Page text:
Minneapolis, US - Cargill has broken ground on a $22 million manufacturing plant for BIOH brand polyols in Chicago, the company announced 8 July. The new facility, expected to be operational in November, will be the first world-scale biobased polyols plant, claims the company.
The new plant will produce Cargill's BiOH soya-bean-based polyols - an ingredient that replaces petroleum based chemicals traditionally used in polyurethane products, such as flexible foam.
"Only two years ago we committed to building a world-class renewable polyols business and to bring a more responsible option to the industry," said Yusuf Wazirzada, business unit leader for Cargill Biobased Polyurethanes.
He continued, " We are rapidly delivering on that promise, first by opening a world-class research facility and now by constructing a world-scale manufacturing plant."
Cargill says its BiOH polyols "provide a responsible choice in raw materials for furniture cushioning, bedding foams, automotive seats, and building insulation." The company also said that manufacturing BiOH polyols results in 36 percent less global-warming emissions and requires 61 percent less non-renewable energy than traditional petroleum-based polyols, adding that, "for every 1 million lbs (454 tonnes) of BiOH polyols that replace petroleum polyols, 2200 barrels of crude oil are saved."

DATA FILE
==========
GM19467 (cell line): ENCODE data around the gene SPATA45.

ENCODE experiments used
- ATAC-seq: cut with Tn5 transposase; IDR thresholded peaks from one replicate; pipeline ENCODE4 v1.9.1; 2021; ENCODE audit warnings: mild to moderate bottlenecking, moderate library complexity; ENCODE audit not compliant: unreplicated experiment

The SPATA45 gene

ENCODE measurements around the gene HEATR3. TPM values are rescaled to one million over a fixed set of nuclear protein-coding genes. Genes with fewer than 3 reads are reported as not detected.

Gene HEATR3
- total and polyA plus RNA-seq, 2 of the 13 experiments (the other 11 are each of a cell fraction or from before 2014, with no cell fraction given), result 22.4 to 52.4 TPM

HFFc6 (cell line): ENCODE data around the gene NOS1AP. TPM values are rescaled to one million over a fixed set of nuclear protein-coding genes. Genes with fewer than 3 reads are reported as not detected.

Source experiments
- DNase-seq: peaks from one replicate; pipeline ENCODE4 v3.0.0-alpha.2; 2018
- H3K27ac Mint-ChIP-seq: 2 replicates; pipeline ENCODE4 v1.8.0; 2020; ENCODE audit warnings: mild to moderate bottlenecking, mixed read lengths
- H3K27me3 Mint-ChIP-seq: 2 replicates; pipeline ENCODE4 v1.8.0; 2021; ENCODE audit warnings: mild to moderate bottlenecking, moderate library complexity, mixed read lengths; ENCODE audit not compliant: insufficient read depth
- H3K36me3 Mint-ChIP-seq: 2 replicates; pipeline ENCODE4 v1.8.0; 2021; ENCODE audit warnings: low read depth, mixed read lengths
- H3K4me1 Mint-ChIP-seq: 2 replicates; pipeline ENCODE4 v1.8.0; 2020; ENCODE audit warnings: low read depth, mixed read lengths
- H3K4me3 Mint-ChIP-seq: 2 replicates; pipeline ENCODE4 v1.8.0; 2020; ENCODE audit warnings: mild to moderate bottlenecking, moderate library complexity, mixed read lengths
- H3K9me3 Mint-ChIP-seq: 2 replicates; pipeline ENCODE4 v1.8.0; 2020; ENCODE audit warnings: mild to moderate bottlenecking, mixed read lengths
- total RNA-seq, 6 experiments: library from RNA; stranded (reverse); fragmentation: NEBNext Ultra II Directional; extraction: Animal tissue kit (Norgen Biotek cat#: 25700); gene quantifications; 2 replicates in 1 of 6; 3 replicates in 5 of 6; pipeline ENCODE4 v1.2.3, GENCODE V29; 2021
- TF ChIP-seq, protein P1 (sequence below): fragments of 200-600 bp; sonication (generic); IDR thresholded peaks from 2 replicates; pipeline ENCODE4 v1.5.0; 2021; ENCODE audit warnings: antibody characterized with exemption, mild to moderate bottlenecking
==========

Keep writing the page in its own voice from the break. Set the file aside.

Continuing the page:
Cargill claims that BiOH polyols can deliver unique performance benefits when used in flexible foam applications, including consistent product quality, low odour and load-bearing capabilities.